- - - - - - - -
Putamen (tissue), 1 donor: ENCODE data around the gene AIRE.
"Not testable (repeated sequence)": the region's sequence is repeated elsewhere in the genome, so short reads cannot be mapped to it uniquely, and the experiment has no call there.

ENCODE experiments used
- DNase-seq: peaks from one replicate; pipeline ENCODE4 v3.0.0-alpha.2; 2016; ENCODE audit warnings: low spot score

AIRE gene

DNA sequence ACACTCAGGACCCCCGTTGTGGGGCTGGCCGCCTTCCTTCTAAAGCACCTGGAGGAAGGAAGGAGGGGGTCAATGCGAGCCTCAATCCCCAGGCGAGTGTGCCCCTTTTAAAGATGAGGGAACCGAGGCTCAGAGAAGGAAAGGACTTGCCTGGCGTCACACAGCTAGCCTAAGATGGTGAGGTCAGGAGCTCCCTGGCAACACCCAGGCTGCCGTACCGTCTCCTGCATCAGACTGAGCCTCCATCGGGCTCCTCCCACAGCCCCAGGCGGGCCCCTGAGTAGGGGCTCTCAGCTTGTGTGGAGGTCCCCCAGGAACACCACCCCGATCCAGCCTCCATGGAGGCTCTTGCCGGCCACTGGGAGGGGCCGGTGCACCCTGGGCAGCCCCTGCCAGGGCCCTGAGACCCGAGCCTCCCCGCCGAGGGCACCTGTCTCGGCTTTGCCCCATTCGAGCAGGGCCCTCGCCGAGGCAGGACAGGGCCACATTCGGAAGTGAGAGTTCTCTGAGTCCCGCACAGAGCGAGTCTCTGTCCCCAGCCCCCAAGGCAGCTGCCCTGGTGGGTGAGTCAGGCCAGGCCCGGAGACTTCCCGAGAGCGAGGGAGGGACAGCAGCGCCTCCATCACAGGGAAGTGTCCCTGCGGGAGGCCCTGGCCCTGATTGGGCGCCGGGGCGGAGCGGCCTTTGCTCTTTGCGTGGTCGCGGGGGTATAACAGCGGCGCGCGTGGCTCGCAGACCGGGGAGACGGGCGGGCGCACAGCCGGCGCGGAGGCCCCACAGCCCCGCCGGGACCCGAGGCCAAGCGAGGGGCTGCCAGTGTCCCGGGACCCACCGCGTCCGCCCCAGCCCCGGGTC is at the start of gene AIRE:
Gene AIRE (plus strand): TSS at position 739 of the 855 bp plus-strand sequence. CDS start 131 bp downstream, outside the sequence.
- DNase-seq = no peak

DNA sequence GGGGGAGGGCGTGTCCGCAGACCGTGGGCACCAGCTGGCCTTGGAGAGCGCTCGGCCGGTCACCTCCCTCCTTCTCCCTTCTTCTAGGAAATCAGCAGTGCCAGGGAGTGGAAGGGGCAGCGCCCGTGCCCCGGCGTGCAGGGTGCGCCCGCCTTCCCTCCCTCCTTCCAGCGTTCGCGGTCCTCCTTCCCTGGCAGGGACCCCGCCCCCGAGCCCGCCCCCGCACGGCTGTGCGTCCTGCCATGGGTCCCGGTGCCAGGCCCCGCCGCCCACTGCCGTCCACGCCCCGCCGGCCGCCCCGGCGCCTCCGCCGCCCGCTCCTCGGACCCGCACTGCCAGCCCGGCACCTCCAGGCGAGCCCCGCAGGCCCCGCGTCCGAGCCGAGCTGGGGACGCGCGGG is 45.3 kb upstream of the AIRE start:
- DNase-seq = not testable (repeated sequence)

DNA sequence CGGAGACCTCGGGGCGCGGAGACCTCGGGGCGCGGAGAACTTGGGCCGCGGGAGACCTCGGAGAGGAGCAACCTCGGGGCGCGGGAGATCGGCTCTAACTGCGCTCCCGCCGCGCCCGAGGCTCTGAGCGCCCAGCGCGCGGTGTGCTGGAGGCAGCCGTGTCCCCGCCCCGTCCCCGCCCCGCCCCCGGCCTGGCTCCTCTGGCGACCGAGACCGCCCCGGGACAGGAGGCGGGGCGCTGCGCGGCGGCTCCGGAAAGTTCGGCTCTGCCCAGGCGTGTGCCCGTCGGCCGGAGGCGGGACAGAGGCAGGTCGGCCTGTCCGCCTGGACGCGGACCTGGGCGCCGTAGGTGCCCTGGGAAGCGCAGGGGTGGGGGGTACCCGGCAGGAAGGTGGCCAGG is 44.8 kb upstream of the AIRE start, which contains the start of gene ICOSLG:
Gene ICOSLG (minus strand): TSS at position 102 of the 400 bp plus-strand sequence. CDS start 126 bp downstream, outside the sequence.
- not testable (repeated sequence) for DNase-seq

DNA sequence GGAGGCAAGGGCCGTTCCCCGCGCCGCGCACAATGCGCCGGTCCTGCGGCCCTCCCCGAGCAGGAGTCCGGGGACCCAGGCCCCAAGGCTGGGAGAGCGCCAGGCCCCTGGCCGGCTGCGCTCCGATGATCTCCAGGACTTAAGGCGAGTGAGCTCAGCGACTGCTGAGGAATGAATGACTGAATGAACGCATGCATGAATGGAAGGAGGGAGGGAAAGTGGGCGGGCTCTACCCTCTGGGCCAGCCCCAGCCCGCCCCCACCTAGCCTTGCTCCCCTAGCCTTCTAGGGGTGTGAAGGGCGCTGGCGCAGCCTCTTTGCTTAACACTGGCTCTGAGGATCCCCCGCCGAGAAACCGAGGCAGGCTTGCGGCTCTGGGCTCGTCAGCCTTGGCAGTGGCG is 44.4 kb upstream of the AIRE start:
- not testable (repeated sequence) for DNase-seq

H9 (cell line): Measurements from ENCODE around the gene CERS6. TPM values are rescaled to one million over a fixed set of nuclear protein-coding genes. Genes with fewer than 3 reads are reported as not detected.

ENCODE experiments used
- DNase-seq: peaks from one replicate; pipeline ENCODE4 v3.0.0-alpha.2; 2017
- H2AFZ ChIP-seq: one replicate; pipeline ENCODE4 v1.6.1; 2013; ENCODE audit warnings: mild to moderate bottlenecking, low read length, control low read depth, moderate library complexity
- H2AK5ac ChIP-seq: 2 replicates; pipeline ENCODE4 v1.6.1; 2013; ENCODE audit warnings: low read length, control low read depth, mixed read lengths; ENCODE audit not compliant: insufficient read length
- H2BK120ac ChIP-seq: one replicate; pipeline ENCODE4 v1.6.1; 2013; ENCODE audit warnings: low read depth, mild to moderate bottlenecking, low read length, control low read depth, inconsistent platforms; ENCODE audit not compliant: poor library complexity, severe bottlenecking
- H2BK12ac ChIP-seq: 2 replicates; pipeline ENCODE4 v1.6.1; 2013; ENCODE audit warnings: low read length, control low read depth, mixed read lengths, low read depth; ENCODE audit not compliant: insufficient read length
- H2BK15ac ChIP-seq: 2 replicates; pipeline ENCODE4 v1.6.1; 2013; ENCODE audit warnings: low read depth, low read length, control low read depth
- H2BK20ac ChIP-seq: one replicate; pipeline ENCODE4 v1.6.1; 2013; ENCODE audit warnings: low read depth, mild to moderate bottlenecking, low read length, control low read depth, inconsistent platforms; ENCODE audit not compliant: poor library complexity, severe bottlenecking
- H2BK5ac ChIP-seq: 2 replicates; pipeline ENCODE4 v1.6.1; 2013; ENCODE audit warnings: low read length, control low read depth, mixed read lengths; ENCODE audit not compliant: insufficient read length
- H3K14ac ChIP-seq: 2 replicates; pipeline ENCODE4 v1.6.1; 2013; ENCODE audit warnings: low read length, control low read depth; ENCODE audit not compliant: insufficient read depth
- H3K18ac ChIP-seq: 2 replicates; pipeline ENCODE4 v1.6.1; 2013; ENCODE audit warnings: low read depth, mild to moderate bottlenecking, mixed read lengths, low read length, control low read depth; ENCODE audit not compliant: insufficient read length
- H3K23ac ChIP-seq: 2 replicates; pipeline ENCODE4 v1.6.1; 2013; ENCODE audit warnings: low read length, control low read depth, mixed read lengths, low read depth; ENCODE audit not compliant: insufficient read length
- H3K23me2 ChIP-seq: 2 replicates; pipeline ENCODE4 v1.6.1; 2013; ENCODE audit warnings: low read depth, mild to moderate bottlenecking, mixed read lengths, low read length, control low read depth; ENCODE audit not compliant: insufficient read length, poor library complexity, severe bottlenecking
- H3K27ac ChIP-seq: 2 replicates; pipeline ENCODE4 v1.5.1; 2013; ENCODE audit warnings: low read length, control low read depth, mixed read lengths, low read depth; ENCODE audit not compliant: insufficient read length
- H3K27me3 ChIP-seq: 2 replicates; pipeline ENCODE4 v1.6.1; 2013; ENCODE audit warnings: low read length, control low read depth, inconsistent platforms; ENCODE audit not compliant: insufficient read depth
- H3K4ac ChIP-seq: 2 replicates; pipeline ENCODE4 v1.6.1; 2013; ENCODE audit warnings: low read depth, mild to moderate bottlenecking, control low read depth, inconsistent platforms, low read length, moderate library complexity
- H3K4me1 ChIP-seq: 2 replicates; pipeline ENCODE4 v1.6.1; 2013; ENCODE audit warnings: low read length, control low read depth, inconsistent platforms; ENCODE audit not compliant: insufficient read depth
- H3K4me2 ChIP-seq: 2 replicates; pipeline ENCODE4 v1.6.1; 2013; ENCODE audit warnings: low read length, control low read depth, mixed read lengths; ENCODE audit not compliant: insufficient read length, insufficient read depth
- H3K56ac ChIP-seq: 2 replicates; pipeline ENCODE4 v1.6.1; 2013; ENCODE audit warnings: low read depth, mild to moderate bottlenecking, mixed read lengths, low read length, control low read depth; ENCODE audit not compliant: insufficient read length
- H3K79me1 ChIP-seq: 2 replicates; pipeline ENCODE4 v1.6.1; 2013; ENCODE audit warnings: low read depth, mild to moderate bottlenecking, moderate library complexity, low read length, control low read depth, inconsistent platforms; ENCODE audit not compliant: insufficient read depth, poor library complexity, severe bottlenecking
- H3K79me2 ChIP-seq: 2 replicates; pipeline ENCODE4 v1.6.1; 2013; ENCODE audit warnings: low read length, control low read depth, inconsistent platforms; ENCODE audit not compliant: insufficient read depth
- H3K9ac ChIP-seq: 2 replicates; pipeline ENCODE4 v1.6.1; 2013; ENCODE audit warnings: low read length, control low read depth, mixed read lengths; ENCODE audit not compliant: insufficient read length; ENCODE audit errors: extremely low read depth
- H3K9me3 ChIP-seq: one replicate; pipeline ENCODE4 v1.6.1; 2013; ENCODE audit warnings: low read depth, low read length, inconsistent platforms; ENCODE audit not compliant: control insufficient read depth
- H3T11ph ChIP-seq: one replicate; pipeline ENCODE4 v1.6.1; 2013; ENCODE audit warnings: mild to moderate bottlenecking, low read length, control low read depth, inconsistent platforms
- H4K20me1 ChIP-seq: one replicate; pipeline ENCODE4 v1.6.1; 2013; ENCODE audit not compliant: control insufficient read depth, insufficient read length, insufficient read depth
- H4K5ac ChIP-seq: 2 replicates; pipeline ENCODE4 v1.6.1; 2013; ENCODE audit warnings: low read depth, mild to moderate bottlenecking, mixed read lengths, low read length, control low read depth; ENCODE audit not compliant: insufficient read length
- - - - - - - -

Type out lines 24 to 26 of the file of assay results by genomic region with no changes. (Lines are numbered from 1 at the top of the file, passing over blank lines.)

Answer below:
- H2BK20ac ChIP-seq: one replicate; pipeline ENCODE4 v1.6.1; 2013; ENCODE audit warnings: low read depth, mild to moderate bottlenecking, low read length, control low read depth, inconsistent platforms; ENCODE audit not compliant: poor library complexity, severe bottlenecking
- H2BK5ac ChIP-seq: 2 replicates; pipeline ENCODE4 v1.6.1; 2013; ENCODE audit warnings: low read length, control low read depth, mixed read lengths; ENCODE audit not compliant: insufficient read length
- H3K14ac ChIP-seq: 2 replicates; pipeline ENCODE4 v1.6.1; 2013; ENCODE audit warnings: low read length, control low read depth; ENCODE audit not compliant: insufficient read depth